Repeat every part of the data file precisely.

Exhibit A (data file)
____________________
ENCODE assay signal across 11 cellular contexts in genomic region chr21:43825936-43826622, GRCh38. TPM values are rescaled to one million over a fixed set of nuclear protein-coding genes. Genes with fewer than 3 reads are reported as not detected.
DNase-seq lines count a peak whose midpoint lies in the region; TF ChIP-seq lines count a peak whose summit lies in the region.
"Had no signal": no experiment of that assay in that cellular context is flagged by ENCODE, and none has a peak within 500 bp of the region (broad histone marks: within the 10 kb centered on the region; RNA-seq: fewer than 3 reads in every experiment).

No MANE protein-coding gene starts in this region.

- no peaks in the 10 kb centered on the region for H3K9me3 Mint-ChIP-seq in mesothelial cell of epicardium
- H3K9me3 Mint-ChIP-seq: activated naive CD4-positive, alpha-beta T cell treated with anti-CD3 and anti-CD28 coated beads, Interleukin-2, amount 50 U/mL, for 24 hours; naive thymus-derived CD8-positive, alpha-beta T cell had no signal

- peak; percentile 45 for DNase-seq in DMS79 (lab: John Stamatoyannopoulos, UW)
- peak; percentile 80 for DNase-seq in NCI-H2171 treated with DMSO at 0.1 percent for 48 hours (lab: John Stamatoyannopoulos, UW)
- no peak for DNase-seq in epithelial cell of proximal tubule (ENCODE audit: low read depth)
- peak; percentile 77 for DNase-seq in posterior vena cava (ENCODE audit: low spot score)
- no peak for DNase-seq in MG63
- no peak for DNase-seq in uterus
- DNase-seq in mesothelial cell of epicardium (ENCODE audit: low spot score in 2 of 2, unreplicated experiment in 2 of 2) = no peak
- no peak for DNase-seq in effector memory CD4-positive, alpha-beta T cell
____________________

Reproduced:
ENCODE assay signal across 11 cellular contexts in genomic region chr21:43825936-43826622, GRCh38. TPM values are rescaled to one million over a fixed set of nuclear protein-coding genes. Genes with fewer than 3 reads are reported as not detected.
DNase-seq lines count a peak whose midpoint lies in the region; TF ChIP-seq lines count a peak whose summit lies in the region.
"Had no signal": no experiment of that assay in that cellular context is flagged by ENCODE, and none has a peak within 500 bp of the region (broad histone marks: within the 10 kb centered on the region; RNA-seq: fewer than 3 reads in every experiment).

No MANE protein-coding gene starts in this region.

- no peaks in the 10 kb centered on the region for H3K9me3 Mint-ChIP-seq in mesothelial cell of epicardium
- H3K9me3 Mint-ChIP-seq: activated naive CD4-positive, alpha-beta T cell treated with anti-CD3 and anti-CD28 coated beads, Interleukin-2, amount 50 U/mL, for 24 hours; naive thymus-derived CD8-positive, alpha-beta T cell had no signal

- peak; percentile 45 for DNase-seq in DMS79 (lab: John Stamatoyannopoulos, UW)
- peak; percentile 80 for DNase-seq in NCI-H2171 treated with DMSO at 0.1 percent for 48 hours (lab: John Stamatoyannopoulos, UW)
- no peak for DNase-seq in epithelial cell of proximal tubule (ENCODE audit: low read depth)
- peak; percentile 77 for DNase-seq in posterior vena cava (ENCODE audit: low spot score)
- no peak for DNase-seq in MG63
- no peak for DNase-seq in uterus
- DNase-seq in mesothelial cell of epicardium (ENCODE audit: low spot score in 2 of 2, unreplicated experiment in 2 of 2) = no peak
- no peak for DNase-seq in effector memory CD4-positive, alpha-beta T cell